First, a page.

The key to making compound butters is starting with room-temperature butter; this will ensure that when you add the extra ingredients, like nuts, fruit jams or herbs, the butter will quickly absorb them and become one unified product. Once those additions are fully incorporated, it’s best to roll up the butter into logs and refrigerate it, so you can easily spread or saute with as you would ordinary butter.
by Maria Russo in Recipes, May 2nd, 2015
This morning’s brand-new episode of The Kitchen was all about moms. From brunch-ready recipes like baked eggs to pretty, edible gift ideas, the Mother’s Day celebrations were in full effect, especially when it came time to make a treat Mom’s likely known for: the chocolate chip cookie. Katie Lee’s go-to cookie (pictured above) featured brown sugar, which promises a chewy bite. As the cast explained in their go-to guide to chocolate chippers, if you were to leave out the brown sugar, the end result would be a bit crispier.
FN Dish wants to know what the ultimate chocolate chip cookie looks — and tastes — like to you. Do you prefer it a dark-golden color with a crispy, crunchy texture, or do you prefer the cookie with a soft, chewy center? Let us know by voting in the poll below.
by Maria Russo in Food Network Chef, April 25th, 2015
While you may be familiar with adding a punch of heat to traditional savory favorites like tacos — both hard-shelled and soft-shelled — as well as chicken, on this morning’s all-new episode of The Kitchen the co-hosts shared three new ways to feel the sweet burn in sweet treats. To key to ensuring that spicy ingredients don’t overpower a dessert is to balance those flavors with naturally sweet ones, which Sunny Anderson, Geoffrey Zakarian and Katie Lee demonstrate in their must-try recipes. Read on below to see how they do it.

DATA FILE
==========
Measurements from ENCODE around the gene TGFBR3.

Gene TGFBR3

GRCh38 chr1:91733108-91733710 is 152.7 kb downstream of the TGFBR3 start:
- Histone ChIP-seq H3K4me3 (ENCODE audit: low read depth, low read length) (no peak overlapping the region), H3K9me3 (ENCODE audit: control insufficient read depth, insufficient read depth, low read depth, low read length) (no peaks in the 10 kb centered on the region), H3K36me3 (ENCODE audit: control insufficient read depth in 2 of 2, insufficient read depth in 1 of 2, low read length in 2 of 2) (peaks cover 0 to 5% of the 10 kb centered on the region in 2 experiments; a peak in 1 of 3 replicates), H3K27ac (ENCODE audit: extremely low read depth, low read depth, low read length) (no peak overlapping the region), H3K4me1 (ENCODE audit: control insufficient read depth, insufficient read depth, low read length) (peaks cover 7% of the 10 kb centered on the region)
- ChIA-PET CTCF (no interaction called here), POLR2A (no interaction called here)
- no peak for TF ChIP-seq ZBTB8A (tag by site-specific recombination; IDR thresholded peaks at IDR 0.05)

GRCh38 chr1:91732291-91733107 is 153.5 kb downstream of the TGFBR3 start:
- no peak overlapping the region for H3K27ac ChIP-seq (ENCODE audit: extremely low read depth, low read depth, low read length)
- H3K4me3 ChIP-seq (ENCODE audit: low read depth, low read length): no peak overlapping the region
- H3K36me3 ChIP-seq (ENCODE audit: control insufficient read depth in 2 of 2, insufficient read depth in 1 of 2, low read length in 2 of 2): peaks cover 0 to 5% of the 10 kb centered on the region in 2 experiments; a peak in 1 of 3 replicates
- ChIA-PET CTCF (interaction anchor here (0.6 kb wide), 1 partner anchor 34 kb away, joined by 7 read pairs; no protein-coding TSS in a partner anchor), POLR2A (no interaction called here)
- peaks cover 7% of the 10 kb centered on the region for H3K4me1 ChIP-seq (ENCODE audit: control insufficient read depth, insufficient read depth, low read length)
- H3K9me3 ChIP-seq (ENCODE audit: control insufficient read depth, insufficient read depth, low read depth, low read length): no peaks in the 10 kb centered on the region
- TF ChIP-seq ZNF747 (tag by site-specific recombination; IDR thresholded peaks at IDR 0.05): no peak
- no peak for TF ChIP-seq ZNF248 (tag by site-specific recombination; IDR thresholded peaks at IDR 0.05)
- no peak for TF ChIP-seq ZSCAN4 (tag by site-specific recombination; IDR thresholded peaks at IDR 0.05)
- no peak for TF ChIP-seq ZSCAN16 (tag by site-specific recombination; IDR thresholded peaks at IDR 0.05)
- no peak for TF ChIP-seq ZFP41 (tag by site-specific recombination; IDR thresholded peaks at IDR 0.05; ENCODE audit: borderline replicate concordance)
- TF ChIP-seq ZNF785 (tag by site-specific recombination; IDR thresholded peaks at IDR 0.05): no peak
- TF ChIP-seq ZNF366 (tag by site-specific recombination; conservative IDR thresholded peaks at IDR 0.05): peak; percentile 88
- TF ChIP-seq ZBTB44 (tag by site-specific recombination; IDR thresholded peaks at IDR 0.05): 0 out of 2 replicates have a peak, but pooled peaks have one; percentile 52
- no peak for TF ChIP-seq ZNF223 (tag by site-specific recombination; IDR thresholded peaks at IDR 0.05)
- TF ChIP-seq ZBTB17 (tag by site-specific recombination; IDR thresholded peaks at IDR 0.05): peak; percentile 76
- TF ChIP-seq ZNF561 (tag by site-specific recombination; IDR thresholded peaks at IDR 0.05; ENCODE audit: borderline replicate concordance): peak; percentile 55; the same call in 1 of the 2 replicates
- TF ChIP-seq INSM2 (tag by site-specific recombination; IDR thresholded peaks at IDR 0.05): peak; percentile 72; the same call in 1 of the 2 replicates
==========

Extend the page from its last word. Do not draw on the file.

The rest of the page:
It takes only three ingredients to make Sunny’s Paprika Ganache, boasting the smoky heat of Hungarian paprika. After just a few minutes of resting together, the warm cream will melt the spice-spiked semisweet chocolate and the mixture will be ready to stir until smooth.
by Maria Russo in Recipes, April 18th, 2015
As Food Network’s official Sandwich King, Jeff Mauro is no stranger to between-bread creations, and on this morning’s all-new episode of The Kitchen, he joined Geoffrey Zakarian for a Flavor Bombs segment focusing on one sandwich in particular: the grilled cheese. For GZ, the next-level taste came in the form of rich, hearty brioche bread, which promised to give heft to his over-the-top grilled cheese, while Jeff added a bold punch of spice to his jalapeno-spiked recipe.
FN Dish caught up with Jeff on the set of The Kitchen to get his take on what it takes to build not just an everyday grilled cheese but his ultimate, best-ever grilled cheese. From the necessary thickness of the slice of bread to sliced-versus-shredded cheese thoughts, read on below to hear from Jeff and find out what he considers to be “the four best bites” of the sandwich.
“White bread — country white, because it’s usually a little sweeter. It’s got a little more density to it,” Jeff says. “Thick slices, but you don’t want to get too thick. You want to get not, like, your standard bagged sandwich bread, but something a little heartier. But not Texas toast. It’s got to be thin enough to let that heat rise to the interior to goo out the cheese. But it can’t be too thin, where you’re going to take it off [the heat] and it’s going to be floppy. I hate floppy grilled cheese. [Also,] butter on my grilled cheese. Yes.”